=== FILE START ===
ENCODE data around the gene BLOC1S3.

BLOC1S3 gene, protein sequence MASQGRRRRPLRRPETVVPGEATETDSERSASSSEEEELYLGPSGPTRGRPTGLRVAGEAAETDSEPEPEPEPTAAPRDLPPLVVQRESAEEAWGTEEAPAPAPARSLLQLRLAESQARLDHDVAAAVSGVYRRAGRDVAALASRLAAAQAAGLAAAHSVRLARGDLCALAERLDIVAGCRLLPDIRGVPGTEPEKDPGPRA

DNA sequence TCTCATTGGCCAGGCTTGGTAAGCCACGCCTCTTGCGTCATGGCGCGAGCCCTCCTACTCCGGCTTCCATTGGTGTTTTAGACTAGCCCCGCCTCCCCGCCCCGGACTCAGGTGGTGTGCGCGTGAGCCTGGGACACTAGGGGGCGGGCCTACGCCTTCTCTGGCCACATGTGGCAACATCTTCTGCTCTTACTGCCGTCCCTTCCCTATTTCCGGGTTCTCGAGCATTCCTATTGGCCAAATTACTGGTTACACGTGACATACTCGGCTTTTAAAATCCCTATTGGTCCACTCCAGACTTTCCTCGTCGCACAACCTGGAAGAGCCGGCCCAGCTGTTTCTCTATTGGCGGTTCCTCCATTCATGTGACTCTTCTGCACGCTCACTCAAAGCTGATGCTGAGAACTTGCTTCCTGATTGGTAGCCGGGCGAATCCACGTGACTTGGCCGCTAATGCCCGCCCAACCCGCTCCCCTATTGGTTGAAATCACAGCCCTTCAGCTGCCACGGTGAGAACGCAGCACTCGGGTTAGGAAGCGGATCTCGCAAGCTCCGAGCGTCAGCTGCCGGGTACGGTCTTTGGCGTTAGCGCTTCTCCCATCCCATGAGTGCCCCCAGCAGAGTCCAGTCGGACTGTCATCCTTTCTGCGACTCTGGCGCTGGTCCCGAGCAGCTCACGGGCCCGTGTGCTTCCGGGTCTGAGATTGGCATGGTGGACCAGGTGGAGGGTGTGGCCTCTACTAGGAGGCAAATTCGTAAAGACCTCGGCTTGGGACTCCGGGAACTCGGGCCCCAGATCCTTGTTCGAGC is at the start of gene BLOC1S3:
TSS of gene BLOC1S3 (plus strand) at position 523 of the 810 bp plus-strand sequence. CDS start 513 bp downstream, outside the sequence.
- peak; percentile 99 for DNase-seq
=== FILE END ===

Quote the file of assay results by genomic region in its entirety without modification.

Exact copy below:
ENCODE data around the gene BLOC1S3.

BLOC1S3 gene, protein sequence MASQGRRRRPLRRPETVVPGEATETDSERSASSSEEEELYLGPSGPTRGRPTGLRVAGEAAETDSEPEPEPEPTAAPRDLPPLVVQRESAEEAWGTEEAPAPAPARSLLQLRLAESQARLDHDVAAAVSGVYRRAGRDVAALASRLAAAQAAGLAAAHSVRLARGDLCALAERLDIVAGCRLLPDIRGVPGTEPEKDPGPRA

DNA sequence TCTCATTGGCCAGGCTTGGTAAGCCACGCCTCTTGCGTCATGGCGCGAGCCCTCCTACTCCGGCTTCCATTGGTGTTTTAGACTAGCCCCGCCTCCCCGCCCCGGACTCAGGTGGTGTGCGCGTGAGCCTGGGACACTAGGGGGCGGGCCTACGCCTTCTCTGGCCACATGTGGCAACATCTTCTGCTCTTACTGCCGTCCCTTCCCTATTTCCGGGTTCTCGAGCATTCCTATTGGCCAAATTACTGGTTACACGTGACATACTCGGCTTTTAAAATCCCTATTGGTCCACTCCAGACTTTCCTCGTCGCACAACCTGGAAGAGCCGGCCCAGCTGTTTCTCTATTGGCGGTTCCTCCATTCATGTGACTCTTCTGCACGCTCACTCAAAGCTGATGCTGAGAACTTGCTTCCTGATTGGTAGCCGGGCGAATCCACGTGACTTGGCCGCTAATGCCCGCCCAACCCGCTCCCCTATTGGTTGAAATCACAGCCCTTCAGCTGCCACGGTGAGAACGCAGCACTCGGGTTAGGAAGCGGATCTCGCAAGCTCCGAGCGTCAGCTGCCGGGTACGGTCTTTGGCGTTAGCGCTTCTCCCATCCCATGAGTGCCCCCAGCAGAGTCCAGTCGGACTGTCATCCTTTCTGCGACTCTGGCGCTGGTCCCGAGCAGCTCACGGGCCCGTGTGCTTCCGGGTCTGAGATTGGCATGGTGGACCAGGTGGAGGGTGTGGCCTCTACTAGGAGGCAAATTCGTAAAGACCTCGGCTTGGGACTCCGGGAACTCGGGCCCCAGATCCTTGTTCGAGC is at the start of gene BLOC1S3:
TSS of gene BLOC1S3 (plus strand) at position 523 of the 810 bp plus-strand sequence. CDS start 513 bp downstream, outside the sequence.
- peak; percentile 99 for DNase-seq